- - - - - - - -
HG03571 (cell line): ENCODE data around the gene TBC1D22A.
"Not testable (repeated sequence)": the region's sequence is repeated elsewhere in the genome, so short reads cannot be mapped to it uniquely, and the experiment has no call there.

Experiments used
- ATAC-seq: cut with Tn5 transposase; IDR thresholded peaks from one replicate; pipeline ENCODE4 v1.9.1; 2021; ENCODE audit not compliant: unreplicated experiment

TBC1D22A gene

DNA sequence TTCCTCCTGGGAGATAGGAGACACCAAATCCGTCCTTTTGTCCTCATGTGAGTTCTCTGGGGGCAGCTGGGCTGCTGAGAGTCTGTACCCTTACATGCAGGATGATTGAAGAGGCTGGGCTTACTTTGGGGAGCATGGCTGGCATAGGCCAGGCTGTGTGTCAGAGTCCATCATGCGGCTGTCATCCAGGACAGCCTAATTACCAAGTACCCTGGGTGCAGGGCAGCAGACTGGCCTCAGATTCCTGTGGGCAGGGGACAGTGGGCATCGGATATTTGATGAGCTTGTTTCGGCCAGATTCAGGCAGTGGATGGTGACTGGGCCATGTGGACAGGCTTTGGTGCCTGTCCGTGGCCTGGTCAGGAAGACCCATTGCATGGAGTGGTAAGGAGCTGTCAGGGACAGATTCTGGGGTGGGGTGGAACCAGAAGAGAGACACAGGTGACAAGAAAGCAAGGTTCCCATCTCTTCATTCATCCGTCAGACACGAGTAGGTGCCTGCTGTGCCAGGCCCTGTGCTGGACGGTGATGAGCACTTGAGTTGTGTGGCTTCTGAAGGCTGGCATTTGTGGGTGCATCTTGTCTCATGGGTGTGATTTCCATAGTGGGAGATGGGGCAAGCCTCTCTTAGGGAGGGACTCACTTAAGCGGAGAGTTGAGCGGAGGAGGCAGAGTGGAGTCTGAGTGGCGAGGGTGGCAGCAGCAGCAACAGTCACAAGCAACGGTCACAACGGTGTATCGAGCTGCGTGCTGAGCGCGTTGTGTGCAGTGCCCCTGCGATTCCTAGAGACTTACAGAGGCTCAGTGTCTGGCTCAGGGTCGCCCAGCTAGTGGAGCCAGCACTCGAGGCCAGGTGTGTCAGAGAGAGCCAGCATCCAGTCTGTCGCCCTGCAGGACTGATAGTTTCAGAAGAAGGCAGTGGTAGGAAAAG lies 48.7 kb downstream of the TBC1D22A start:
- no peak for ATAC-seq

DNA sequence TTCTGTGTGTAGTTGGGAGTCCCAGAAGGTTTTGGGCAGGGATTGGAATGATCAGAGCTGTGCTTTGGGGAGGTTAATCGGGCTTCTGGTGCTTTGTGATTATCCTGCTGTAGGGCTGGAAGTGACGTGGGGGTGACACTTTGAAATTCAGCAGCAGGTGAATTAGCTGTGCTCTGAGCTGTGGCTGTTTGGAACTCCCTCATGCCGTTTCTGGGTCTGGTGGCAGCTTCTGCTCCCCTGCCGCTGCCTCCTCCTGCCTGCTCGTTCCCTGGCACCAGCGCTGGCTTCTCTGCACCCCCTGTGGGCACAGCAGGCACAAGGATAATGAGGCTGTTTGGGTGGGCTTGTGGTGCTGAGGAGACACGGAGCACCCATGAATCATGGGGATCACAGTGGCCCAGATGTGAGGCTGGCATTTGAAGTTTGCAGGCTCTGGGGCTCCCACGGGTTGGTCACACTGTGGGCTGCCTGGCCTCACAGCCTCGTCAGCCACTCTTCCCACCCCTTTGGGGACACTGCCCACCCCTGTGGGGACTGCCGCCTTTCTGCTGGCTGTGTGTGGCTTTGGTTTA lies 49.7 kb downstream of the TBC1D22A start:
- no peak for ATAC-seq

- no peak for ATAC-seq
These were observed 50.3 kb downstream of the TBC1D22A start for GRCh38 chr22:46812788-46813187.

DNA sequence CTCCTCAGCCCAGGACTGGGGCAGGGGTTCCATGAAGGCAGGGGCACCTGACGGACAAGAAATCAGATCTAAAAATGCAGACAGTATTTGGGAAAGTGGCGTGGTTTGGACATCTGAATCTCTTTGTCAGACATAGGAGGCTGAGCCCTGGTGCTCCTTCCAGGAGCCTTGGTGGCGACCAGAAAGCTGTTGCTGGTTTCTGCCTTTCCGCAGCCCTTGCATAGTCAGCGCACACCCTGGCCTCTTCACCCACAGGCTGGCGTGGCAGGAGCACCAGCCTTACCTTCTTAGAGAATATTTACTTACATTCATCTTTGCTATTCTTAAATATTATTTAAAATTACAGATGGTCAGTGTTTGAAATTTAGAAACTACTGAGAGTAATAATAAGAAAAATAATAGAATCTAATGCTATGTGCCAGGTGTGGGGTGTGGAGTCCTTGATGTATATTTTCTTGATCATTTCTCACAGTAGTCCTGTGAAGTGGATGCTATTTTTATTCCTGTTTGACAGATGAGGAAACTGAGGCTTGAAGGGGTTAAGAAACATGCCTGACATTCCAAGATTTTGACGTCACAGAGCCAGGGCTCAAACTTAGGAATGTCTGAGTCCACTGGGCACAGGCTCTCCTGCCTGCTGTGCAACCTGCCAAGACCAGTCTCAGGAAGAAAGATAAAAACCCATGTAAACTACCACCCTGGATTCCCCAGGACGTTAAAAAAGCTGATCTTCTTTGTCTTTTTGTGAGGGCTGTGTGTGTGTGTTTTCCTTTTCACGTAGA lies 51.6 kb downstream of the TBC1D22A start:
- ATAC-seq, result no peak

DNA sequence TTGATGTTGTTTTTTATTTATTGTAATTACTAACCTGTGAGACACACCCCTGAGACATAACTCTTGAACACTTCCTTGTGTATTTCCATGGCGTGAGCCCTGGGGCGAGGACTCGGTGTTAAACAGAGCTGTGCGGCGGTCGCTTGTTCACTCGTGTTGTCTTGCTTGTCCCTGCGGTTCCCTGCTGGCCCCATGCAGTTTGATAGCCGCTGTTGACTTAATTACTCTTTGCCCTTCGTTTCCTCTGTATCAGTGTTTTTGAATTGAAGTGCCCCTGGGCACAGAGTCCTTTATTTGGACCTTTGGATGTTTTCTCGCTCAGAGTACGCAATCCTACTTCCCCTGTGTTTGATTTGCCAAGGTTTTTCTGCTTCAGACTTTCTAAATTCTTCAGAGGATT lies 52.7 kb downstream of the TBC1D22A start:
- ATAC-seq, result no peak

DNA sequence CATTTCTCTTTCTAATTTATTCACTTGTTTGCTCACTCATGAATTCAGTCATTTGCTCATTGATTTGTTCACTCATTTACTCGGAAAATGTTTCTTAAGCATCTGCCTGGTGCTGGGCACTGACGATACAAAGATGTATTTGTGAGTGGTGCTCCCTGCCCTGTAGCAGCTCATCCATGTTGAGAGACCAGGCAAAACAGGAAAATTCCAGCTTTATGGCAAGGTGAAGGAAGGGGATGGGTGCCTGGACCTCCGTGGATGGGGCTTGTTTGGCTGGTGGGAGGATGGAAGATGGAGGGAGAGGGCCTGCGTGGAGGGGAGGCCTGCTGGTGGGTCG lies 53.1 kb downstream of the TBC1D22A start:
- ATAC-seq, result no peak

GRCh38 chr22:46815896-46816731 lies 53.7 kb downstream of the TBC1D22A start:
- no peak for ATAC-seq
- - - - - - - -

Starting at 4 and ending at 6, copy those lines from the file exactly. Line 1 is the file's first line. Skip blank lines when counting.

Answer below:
- ATAC-seq: cut with Tn5 transposase; IDR thresholded peaks from one replicate; pipeline ENCODE4 v1.9.1; 2021; ENCODE audit not compliant: unreplicated experiment

TBC1D22A gene

DNA sequence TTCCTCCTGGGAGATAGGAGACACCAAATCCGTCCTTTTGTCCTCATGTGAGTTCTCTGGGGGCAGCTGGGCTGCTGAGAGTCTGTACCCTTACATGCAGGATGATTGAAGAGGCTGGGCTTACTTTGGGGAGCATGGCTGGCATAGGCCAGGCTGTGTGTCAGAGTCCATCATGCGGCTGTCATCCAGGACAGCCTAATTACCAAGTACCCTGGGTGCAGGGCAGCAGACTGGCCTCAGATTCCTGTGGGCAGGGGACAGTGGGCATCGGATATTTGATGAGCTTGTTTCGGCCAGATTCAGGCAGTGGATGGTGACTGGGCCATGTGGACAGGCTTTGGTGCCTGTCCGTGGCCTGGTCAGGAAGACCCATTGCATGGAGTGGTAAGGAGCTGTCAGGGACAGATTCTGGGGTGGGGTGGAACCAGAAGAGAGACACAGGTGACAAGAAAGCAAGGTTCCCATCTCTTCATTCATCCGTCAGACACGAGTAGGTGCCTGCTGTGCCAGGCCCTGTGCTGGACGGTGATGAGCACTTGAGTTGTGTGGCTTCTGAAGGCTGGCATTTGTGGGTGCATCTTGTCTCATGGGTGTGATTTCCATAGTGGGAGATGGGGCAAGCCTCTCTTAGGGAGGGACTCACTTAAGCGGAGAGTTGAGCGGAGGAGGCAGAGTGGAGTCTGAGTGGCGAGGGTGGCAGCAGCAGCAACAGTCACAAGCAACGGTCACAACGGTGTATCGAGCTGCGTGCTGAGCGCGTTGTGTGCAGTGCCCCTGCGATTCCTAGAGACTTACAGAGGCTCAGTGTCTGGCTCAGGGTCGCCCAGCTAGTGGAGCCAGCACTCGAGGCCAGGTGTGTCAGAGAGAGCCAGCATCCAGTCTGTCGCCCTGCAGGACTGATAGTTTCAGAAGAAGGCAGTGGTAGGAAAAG lies 48.7 kb downstream of the TBC1D22A start: